- 7 is begin of loaded program
- 8 is loaded program size
- 9 is the library flag
- Register from 10 to X, where 10<X <16 is a constant passed to the VM, contains some DWORD passed to the VM (input data)
Here is a brief description of opcodes, for further reference see the file $\Analysis\0x0102_VirtualMachine\VMOpcodes.xlsl:
- Terminate the program.
- Move data. Destination is a register.
- (Native) Call. Make a call to the argument.
- Call library. Arguments are the hash of the name of a (loaded) library and the hash of the name of a function exported by the library.
- Push argument in the stack (load argument in memory pointed by SP and then decrement SP).
- Pop dword from stack into a register (copy dword from memory pointed by SP into register then increment SP).
- Logical operation, first operand is a register. Operation could be: not equal, equal, minor. If the condition is met, a flag is set.
- Jump. This can be conditional, in that case the IP is updated only if the flag is set.
- (Virtual) Call. Push IP, then change it with argument.
- Pop dword from stack into IP.
- Arithmetic operation, first operand is a register. Operation could be add, sub, left shit, right shift, ROR, ROL, module.
- Allocate memory. Operand is the size. Pointer to allocated memory is saved in Register 0.
- Deallocate memory. Operand is the pointer.
- The program pointed by the argument is loaded in memory takes the place of the loaded one.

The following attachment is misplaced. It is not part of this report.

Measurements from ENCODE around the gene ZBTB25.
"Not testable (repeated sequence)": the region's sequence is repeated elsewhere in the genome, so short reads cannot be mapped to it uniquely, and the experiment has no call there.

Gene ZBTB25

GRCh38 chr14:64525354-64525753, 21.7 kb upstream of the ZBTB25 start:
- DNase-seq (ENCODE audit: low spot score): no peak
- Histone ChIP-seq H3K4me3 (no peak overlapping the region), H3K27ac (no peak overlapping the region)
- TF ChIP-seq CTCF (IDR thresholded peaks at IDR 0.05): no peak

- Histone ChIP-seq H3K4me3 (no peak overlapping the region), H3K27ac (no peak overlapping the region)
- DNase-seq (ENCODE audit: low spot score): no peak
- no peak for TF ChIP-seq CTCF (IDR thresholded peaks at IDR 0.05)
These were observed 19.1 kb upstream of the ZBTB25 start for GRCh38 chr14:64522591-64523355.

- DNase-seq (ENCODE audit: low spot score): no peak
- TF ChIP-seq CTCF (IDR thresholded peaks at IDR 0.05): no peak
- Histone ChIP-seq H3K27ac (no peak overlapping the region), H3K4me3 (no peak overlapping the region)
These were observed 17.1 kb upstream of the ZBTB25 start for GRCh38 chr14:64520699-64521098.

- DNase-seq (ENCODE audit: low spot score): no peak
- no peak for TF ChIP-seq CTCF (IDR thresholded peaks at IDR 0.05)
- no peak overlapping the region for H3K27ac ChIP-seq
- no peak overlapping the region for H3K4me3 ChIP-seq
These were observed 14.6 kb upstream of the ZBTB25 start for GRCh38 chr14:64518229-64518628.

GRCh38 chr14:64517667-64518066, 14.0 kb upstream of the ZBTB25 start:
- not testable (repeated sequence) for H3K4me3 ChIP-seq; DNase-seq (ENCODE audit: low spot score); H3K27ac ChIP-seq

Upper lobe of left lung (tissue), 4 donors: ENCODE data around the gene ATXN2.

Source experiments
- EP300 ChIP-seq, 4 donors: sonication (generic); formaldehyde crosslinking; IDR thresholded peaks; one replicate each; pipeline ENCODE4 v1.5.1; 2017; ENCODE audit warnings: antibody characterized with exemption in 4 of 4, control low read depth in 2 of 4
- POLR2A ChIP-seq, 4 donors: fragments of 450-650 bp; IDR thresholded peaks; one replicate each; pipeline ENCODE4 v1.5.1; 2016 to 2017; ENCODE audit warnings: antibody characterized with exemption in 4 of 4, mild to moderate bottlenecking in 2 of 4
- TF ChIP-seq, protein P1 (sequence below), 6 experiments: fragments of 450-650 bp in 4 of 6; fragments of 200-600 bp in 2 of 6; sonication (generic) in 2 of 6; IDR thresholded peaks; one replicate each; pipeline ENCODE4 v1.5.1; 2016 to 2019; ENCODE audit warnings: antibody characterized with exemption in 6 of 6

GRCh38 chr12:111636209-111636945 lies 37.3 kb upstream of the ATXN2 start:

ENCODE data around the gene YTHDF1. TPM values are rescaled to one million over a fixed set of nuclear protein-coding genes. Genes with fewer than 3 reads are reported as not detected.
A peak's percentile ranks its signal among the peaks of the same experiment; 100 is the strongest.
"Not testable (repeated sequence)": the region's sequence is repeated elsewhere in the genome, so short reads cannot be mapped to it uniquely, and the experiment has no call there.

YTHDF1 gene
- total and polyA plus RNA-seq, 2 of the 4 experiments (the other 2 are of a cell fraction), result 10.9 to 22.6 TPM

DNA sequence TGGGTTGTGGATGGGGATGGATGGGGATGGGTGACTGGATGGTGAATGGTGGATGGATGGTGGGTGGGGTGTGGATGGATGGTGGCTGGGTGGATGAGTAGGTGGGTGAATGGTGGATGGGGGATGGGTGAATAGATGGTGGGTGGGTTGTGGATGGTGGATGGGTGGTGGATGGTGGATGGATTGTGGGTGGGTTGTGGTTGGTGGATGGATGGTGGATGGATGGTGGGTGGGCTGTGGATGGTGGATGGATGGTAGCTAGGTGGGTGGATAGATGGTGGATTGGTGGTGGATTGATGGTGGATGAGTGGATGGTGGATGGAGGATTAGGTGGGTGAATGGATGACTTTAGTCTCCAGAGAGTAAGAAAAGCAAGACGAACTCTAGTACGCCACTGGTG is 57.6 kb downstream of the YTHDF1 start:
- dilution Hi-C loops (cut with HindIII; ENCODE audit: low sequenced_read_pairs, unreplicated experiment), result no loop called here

- Terminate program. This is called when an invalid opcode is found.
The VM iterates through every byte in the program and calls the appropriate handler until it finds an exit opcode or an invalid one. The handlers accept a structure (Context) in input that contains the status of the CPU.
The program that runs inside the driver could be seen in $\ESET CrackMe_2\Analysis\0x0152_Drv.zip\VM Programs. The odd thing is that in this program the registry key (ESETConst) is checked against null but seeing the dispatch RW routine it is easy to spot that the VM can’t start if the Key is null.
In fact, reversing the algorithm we find the 2nd password: Barbakan Krakowski a building in Krakow:
I wrote a program to emulate the behaviors of the VM in a high-level language. In $\ESET CrackMe_2\Analysis\0x0152_Drv.zip\DriverVMEmulator there is a software that decrypts the resource 0x0155 as the driver would do. It can also run the algorithm conversely to find what the registry key should be: Reversing is great
The result of the decryption is this bitmap:
Guessing the 2nd password lets us move to the third part of the challenge.
When you guess the 2nd password, the application writes the resource with ID 0x0153, 0x0154 in its working folder. These are 2 .net applications called PunchCardReader.exe and PuncherMachine.exe
Both of them are windows form applications. Both are obfuscated with a custom obfuscator (I guess). The obfuscation schema is the same and it is very simple:
- Most of the obfuscation is based on splitting function bodies into different cases inside a switch (num1^num2). One of the integers does not change among different loops but other can be reassigned inside the various cases. In this way the next time the loop is executed, it can enter in another case. Every case usually ends with a branch to the switch address:
- Strings are not directly visible. They are merged together and constitute a blob of data. There are some stub methods, one for each string, that know how to extract strings from this blob of data.
- As various obfuscation schemas do, invalid C# names are used. In IL you can, for example, re-uses the same name for different types, because in IL you always have to fully-qualify everything you use, so there is no ambiguity.
My first attempt to understand what the software does, was to write a plugin for de4dot. I wrote the skeleton of the obfuscator but then I realized that important functions are very little and it is not hard to understand what they do, so I’ve chosen a different approach: